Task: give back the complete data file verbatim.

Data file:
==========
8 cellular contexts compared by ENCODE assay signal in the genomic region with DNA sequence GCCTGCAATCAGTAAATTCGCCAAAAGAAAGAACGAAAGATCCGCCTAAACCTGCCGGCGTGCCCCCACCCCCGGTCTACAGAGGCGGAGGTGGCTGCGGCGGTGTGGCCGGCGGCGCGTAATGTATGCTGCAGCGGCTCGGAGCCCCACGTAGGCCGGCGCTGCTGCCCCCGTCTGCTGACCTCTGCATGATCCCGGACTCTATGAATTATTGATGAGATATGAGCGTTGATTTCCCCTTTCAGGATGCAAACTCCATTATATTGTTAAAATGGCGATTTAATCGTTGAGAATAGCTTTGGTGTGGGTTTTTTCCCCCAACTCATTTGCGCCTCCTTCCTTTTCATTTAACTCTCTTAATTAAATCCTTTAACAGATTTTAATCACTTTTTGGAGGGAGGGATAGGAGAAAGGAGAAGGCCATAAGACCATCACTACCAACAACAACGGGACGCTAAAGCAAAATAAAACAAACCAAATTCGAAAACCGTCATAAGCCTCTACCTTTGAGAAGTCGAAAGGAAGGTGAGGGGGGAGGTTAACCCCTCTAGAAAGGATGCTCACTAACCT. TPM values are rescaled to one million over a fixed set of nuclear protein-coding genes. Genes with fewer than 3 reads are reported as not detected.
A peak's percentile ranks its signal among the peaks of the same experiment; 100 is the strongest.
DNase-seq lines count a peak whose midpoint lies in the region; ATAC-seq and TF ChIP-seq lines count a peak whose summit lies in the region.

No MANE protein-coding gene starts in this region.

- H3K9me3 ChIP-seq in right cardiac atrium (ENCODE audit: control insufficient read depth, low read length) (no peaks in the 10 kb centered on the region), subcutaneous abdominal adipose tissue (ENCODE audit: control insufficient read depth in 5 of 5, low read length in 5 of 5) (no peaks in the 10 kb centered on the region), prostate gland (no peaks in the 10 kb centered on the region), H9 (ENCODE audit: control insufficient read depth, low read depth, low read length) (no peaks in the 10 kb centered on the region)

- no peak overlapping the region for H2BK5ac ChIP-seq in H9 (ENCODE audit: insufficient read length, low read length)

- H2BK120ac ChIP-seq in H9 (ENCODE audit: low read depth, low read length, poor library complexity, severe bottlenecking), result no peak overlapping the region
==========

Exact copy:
8 cellular contexts compared by ENCODE assay signal in the genomic region with DNA sequence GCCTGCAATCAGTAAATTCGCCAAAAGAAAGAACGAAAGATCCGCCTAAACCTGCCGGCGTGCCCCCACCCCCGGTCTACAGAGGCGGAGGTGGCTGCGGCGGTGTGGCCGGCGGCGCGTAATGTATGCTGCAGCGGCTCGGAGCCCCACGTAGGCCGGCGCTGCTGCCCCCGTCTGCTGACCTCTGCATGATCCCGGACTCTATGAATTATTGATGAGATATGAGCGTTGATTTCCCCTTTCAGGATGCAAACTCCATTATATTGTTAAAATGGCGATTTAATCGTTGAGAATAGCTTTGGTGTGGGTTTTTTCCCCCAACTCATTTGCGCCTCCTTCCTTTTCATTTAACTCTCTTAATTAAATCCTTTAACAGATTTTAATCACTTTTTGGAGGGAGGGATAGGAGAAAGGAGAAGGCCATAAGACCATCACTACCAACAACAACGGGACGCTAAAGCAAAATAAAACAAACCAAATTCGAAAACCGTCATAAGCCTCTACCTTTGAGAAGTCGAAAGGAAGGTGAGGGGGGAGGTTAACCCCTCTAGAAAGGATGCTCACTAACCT. TPM values are rescaled to one million over a fixed set of nuclear protein-coding genes. Genes with fewer than 3 reads are reported as not detected.
A peak's percentile ranks its signal among the peaks of the same experiment; 100 is the strongest.
DNase-seq lines count a peak whose midpoint lies in the region; ATAC-seq and TF ChIP-seq lines count a peak whose summit lies in the region.

No MANE protein-coding gene starts in this region.

- H3K9me3 ChIP-seq in right cardiac atrium (ENCODE audit: control insufficient read depth, low read length) (no peaks in the 10 kb centered on the region), subcutaneous abdominal adipose tissue (ENCODE audit: control insufficient read depth in 5 of 5, low read length in 5 of 5) (no peaks in the 10 kb centered on the region), prostate gland (no peaks in the 10 kb centered on the region), H9 (ENCODE audit: control insufficient read depth, low read depth, low read length) (no peaks in the 10 kb centered on the region)

- no peak overlapping the region for H2BK5ac ChIP-seq in H9 (ENCODE audit: insufficient read length, low read length)

- H2BK120ac ChIP-seq in H9 (ENCODE audit: low read depth, low read length, poor library complexity, severe bottlenecking), result no peak overlapping the region